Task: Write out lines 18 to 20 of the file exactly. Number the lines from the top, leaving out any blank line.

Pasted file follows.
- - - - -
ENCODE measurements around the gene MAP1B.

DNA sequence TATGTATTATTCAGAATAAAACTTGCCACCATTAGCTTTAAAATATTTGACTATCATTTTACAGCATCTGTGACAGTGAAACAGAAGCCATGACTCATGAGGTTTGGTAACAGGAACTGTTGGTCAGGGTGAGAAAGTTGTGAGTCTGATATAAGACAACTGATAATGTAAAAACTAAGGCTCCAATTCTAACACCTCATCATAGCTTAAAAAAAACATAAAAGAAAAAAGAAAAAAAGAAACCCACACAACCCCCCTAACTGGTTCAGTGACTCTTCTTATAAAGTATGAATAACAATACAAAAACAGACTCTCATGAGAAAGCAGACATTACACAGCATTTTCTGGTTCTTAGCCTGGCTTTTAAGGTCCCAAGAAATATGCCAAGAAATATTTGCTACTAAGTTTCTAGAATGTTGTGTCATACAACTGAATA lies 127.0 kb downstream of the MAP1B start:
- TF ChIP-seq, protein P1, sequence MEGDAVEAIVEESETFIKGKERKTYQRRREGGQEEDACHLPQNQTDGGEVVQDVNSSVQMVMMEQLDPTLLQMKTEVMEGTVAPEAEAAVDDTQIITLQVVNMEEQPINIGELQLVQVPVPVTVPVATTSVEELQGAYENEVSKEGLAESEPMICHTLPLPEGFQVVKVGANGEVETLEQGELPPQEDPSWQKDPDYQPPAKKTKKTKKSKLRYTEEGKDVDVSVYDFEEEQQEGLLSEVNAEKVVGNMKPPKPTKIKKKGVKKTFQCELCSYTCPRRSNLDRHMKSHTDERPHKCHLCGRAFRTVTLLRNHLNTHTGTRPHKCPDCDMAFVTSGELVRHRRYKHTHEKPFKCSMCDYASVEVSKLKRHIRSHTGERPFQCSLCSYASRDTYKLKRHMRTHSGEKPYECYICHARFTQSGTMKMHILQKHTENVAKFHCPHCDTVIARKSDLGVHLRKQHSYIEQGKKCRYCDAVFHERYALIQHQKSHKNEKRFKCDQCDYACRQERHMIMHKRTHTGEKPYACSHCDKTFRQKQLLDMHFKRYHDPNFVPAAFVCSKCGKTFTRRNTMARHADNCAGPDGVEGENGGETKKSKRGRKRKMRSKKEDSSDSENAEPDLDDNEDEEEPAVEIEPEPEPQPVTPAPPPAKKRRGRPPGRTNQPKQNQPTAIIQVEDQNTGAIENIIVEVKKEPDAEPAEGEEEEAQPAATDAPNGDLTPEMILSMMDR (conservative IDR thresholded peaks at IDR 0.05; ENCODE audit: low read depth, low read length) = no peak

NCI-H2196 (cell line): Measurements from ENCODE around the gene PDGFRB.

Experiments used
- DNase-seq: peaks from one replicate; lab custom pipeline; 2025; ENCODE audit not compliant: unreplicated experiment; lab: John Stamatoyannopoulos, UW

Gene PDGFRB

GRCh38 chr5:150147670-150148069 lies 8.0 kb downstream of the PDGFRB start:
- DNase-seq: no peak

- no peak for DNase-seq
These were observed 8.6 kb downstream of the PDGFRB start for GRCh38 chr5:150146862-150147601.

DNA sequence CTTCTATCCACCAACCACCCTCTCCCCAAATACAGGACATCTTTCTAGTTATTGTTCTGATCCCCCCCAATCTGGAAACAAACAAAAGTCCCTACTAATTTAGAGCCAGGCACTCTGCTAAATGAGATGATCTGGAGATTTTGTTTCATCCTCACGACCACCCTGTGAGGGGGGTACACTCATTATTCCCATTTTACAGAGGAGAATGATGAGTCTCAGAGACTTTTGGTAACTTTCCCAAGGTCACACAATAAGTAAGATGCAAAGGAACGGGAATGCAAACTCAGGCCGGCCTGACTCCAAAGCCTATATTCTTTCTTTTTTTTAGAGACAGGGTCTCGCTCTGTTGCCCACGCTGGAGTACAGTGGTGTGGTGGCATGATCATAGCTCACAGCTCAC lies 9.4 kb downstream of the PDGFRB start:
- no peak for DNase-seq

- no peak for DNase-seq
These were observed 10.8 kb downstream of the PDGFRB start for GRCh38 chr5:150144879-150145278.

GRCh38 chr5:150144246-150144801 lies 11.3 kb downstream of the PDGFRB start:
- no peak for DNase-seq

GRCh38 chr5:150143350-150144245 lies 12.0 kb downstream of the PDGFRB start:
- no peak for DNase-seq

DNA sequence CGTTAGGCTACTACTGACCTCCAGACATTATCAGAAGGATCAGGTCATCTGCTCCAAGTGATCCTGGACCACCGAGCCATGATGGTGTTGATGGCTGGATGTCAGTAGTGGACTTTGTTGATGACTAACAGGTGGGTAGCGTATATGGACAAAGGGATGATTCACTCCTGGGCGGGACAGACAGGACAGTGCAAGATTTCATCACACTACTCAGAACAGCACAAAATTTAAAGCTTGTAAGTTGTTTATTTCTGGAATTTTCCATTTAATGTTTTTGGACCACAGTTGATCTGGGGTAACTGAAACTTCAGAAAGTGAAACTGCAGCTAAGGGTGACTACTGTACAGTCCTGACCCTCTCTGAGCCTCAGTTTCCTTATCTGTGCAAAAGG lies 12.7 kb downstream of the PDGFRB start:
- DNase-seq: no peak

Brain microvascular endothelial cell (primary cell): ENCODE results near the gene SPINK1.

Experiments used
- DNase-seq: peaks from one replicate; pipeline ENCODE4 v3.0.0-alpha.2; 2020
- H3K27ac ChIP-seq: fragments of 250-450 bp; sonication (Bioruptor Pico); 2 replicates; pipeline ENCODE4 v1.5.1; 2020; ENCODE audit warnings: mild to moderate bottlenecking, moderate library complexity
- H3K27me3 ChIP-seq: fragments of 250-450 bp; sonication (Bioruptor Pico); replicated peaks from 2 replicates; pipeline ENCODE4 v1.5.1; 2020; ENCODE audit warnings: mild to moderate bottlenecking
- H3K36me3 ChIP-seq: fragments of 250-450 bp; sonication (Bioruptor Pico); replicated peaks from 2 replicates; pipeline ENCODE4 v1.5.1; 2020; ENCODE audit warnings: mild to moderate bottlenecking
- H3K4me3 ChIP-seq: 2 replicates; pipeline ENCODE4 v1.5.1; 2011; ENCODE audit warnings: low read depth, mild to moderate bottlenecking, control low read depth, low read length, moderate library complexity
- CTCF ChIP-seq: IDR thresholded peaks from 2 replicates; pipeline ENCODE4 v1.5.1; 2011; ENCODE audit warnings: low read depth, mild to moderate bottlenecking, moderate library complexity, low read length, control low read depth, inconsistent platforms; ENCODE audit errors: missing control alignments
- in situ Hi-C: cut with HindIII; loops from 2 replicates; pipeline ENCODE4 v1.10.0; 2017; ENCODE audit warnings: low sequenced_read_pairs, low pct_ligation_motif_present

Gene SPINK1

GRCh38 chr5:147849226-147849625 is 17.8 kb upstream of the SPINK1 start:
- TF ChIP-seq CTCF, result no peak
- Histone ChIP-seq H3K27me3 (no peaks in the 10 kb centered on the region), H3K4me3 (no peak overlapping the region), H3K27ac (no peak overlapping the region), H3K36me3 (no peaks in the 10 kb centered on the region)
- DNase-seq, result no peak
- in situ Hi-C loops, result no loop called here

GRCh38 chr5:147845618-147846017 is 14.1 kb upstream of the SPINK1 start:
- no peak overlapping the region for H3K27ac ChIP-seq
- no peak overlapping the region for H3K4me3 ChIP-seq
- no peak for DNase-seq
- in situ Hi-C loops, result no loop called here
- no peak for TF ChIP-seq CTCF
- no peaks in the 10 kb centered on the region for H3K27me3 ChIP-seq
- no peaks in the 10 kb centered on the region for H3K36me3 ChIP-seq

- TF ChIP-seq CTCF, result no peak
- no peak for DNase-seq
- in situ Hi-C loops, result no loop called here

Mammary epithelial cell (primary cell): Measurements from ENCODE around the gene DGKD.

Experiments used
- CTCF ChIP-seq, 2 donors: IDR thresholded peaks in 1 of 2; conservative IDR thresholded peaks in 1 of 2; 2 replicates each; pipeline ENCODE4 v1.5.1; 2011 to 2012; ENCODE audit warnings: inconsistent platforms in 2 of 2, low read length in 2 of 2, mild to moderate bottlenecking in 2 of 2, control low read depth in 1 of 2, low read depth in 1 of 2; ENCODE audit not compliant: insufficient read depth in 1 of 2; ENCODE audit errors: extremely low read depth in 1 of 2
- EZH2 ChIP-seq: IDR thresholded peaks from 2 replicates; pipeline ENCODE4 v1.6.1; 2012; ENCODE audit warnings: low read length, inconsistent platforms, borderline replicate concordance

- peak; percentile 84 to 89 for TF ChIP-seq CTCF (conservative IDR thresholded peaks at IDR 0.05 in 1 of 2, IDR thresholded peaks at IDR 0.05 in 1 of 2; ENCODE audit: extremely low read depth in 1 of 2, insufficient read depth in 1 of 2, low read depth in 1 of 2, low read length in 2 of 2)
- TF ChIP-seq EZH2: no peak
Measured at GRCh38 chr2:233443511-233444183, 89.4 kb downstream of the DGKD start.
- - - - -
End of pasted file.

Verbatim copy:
GRCh38 chr5:150143350-150144245 lies 12.0 kb downstream of the PDGFRB start:
- no peak for DNase-seq

DNA sequence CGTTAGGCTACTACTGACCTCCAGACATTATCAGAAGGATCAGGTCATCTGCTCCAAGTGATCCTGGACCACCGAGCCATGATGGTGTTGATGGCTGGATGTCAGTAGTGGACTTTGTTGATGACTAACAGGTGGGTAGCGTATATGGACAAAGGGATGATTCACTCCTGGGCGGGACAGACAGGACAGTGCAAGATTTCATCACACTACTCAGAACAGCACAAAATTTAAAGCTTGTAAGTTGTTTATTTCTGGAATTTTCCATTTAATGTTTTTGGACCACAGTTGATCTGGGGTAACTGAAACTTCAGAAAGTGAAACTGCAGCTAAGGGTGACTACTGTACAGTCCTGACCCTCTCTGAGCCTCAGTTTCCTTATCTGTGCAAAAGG lies 12.7 kb downstream of the PDGFRB start: